What do we mean by community philanthropy?
Community philanthropy is an essential part of the architecture for locally-owned development because it builds on assets that already exist within communities rather than depending only on what comes from outside.
The past two decades have seen the emergence of a growing global community philanthropy movement all over the world which is preoccupied with community control, resources, voice, agency and power. It is made up of both new kinds of institutions (including community foundations, women’s funds, environmental funds, LGBTQI funds, national public foundations etc.) and new ways of working (such as participatory grantmaking, giving circles and community asset mobilization).
Community philanthropy organizations have been shaped by local context and culture, and by people often frustrated by the failures of traditional development aid, anxious about the sense of alienation and disenchantment in their communities, and inspired by the belief that without local resources, local leadership and local buy-in, development projects will continue to land like fireworks – to flash spectacularly and then die.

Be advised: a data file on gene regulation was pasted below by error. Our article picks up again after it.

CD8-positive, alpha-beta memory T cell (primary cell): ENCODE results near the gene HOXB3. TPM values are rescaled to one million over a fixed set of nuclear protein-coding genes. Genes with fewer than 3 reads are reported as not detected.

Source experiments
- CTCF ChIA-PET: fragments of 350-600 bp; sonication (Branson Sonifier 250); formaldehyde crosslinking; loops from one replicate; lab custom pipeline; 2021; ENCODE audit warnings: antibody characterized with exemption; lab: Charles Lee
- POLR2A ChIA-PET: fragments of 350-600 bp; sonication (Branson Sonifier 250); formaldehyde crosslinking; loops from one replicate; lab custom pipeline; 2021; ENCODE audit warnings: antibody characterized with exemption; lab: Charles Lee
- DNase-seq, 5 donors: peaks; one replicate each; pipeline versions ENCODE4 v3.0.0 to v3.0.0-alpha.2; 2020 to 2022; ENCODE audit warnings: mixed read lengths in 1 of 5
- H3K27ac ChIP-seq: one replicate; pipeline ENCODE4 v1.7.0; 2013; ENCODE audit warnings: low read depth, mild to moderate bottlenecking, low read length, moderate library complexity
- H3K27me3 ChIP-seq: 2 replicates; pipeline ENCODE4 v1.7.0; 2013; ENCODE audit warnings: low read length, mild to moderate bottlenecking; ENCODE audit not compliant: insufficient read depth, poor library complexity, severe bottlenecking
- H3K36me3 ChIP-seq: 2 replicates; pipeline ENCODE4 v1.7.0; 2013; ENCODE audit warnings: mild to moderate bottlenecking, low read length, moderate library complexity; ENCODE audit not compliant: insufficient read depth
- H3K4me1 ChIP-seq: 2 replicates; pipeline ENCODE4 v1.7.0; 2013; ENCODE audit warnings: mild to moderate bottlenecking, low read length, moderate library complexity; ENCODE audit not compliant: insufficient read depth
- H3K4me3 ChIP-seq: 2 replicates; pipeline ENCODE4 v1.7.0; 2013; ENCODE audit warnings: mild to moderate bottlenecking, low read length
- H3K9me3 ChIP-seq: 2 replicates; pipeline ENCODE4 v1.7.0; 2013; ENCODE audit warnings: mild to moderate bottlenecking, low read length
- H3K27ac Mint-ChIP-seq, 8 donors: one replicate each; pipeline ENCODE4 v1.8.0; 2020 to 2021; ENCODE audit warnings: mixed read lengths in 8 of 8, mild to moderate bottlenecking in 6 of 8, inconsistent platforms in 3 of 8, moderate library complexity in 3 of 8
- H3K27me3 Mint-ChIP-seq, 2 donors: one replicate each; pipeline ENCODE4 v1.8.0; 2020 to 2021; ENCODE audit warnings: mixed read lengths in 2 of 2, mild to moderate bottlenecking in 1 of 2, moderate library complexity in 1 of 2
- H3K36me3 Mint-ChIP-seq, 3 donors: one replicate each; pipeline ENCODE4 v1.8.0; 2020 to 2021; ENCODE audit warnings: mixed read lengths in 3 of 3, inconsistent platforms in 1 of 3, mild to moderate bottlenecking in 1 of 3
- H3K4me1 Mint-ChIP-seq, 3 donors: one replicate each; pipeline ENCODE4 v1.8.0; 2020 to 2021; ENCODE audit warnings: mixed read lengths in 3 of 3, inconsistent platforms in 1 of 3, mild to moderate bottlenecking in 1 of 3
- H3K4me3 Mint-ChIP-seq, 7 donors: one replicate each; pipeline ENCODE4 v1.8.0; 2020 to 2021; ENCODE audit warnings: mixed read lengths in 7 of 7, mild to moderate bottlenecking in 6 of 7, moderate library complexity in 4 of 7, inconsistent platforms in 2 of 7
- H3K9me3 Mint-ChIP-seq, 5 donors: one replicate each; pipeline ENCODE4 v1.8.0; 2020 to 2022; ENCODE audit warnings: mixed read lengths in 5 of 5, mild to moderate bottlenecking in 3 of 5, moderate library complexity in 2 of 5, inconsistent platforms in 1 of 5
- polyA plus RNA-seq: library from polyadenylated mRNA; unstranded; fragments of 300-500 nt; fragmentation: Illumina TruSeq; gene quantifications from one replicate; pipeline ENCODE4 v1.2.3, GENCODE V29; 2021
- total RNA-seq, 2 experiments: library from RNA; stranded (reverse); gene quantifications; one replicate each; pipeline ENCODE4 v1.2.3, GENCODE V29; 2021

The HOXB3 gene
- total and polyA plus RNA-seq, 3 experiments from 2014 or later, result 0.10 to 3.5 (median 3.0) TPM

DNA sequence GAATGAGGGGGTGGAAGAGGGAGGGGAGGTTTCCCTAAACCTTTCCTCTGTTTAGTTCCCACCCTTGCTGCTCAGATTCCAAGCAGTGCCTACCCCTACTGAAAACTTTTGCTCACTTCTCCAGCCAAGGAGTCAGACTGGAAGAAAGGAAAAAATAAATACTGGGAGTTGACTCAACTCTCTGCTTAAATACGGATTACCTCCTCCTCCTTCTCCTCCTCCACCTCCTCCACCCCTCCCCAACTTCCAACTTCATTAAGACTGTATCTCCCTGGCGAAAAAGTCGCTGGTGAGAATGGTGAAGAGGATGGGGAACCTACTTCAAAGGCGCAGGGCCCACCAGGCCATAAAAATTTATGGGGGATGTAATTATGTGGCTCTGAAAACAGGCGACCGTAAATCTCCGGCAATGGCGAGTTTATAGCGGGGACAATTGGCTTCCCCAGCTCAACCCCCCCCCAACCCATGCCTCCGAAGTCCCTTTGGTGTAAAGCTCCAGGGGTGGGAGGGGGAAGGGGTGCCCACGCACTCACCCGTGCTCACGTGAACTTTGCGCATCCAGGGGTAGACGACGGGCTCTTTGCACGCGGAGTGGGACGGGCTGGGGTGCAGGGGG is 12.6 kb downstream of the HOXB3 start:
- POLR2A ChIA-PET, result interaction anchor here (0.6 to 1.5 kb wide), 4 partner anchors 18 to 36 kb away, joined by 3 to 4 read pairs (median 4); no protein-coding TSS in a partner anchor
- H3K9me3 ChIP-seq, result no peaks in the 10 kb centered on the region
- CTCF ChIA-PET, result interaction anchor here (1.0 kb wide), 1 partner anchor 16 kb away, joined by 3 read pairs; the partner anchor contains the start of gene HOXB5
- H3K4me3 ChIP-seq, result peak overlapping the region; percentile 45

The logic of community philanthropy is simple:
- It is based on the idea that all communities have assets (money, skills, knowledge, networks, etc.). When these are pooled together, they build community power and voice.
- When people contribute their own resources they start to feel like co-investors with a stake in their own development; they care more about the outcomes and act in ways that advance and protect their collective interests.
- When local resources are brought to the table, a different, flatter kind of power dynamic is created when dealing with external donors, which challenges traditional donor-beneficiary imbalances.
- Local resources help create new, more horizontal forms of accountability (to the community, not just external donors), which are based on trust and transparency.